Special Things Come In Beautiful Packages

Sep 30, 2018Label/ Press, Printers & Scanners

Creating an exquisite sake was not enough for centuries-old Japanese brewer, Hinomaru Jozo. The company needed a label that conveys the craftsmanship that goes into their drink.

The Japanese word shokunin roughly translates into ‘craftsman’ or ‘artisan’. It describes someone who has perfected a craft by following centuries-old techniques and who can create something truly exquisite. This dedication can be focused on food, like sashimi or ramen, on traditional paper known as Washi or on the alcohol made from fermented rice, sake.

The Hinomaru Jozo brewing company has well and truly earned the title shokunin when it comes to its sake. Founded in 1689 in Akita, Japan the company has utilised an abundance of the area’s brewer’s rice and groundwater from nearby Mt. Kurikoma to maintain the ancient traditions around the culture of brewing the drink. “Hinomaru sake truly embodies the natural features of Akita,” says Jouji Sato, the brewer’s President.

Quality takes time

A crucial step in the sake brewing process is the development of koji, or malted rice. While mass production methods exist, Hinomaru prefers to use the traditional process – one that is both time and labour intensive. Using this method, the brewers create their koji in small batches. This painstaking attention to detail results in a sake superior in quality and flavour.

Labelling to match the quality of the product

While creating the sake itself is evidently an all-consuming task, it is only the beginning. “Ideally, the impression created by a product label should match the quality and flavour of the sake”, says Hinomaru’s Sato. “But that is very difficult to convey with a design. Actually, that is the hardest thing in the entire process.”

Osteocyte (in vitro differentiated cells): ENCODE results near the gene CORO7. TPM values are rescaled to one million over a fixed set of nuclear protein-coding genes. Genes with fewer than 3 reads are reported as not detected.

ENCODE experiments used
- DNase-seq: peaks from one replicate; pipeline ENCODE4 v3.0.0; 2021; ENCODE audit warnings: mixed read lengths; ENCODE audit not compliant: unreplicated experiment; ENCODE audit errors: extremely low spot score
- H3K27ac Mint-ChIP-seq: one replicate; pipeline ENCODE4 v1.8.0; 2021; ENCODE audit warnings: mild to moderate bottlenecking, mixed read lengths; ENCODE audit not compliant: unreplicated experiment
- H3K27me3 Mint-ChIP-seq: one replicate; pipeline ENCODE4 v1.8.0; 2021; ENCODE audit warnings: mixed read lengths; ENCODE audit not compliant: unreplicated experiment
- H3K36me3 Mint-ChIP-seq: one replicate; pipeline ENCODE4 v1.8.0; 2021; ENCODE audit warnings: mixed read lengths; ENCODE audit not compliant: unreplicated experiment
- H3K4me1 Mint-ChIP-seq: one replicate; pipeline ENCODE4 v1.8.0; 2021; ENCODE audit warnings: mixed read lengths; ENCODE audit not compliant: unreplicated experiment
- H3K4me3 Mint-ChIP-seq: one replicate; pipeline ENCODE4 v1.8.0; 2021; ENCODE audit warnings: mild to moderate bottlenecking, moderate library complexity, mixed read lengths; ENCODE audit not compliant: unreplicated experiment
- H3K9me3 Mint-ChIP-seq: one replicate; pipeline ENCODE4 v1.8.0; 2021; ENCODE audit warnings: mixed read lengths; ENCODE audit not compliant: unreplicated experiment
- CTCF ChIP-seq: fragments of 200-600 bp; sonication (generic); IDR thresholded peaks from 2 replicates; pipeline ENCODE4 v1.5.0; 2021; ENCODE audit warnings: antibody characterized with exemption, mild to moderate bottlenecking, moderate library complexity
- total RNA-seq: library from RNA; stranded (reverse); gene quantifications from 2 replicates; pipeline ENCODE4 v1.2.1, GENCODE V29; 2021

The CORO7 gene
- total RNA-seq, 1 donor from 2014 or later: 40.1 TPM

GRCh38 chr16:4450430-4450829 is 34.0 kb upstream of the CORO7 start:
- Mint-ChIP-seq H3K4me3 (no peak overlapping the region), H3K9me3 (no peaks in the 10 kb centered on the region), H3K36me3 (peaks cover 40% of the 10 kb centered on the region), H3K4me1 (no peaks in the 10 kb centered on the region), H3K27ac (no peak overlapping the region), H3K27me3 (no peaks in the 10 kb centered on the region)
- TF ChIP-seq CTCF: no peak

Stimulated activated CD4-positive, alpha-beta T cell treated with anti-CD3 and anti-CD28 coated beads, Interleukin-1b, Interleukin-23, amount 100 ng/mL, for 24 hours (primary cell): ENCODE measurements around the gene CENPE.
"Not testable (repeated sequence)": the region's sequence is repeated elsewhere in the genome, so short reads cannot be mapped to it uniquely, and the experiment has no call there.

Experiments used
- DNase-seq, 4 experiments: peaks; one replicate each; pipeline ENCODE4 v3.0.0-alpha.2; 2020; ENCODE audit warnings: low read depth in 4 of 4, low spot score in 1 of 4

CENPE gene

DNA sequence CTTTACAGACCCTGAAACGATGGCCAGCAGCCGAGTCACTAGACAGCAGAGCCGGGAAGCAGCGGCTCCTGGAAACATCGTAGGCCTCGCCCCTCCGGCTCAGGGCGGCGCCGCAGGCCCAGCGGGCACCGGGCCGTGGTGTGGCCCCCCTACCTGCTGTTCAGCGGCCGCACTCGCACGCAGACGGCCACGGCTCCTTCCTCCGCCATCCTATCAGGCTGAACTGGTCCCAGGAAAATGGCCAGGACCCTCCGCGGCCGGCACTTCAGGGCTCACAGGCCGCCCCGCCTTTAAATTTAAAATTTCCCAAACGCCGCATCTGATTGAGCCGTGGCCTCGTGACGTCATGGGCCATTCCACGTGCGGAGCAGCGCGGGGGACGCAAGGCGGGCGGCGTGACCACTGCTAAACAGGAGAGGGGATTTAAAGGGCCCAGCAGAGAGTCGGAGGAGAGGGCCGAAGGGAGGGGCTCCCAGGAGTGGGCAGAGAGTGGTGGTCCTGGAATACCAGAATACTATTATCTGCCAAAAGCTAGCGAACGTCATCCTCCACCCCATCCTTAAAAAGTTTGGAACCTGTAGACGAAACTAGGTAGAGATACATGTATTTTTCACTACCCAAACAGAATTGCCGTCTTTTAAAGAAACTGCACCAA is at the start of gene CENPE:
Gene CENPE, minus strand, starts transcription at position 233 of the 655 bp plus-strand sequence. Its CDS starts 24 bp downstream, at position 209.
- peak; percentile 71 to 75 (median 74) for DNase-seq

You can create an amazing product but how do you get consumers to notice, take it off the shelf and make the decision to purchase? For Hinomaru, compromising on the label design was not an option. The company’s printing partner, TrustSeal, agreed. Fortunately, with the increase of digitisation in the printing industry, the companies were able to work together to successfully achieve the special label designs that the product demanded.

Manabu Takahashi, TrustSeal Executive Director, explains, “I feel that Hinomaru Jozo’s label designs accurately reflect the strong commitment they have for sake. As a printing company, we never want to have to tell a client that we can’t communicate this commitment in a label, so we are doing everything we can to visually represent this 100%”.

Taking the digital plunge

To satisfy a customer with high standards in terms of labelling, printers need equipment with equally high standards. To fully realise the brewer’s design ambitions, TrustSeal utilitsed new digital technology with Epson’s SurePress printer.

“The most important thing was that we knew this label press could meet the needs of our customers. There were designs we couldn’t render with our analogue printers. That forced us to have to negotiate design changes with the client. Now, with SurePress in the print shop, that is no longer a problem,” says Toyokazu Sasoki, Designer at TrustSeal.

A strong business partnership

The concept of shokunin exists across a diverse range of crafts. When the two can be brought together, something truly memorable is created. In a business sense, this forges a partnership that reaps rewards for both parties.

“Printing an ordinary flyer and printing a label for your own product are completely different. We are extremely fortunate that TrustSeal understands our brand. We can talk to them as if they were part of the family,” says Hinomaru’s Sato.

TrustSeal knows that successful labelling is more than just grabbing attention – it’s about conveying the quality of the product too. Digital printing makes branding come alive and is an important step in creating a loyal customer.

“The first thing is to get people to hold the product in their hand,” says TrustSeal’s Takahashi. “When a lot of different brands are lined up, I want people who are first attracted by the label to pick up the product, take a sip, experience the flavour, and keep coming back for more.”

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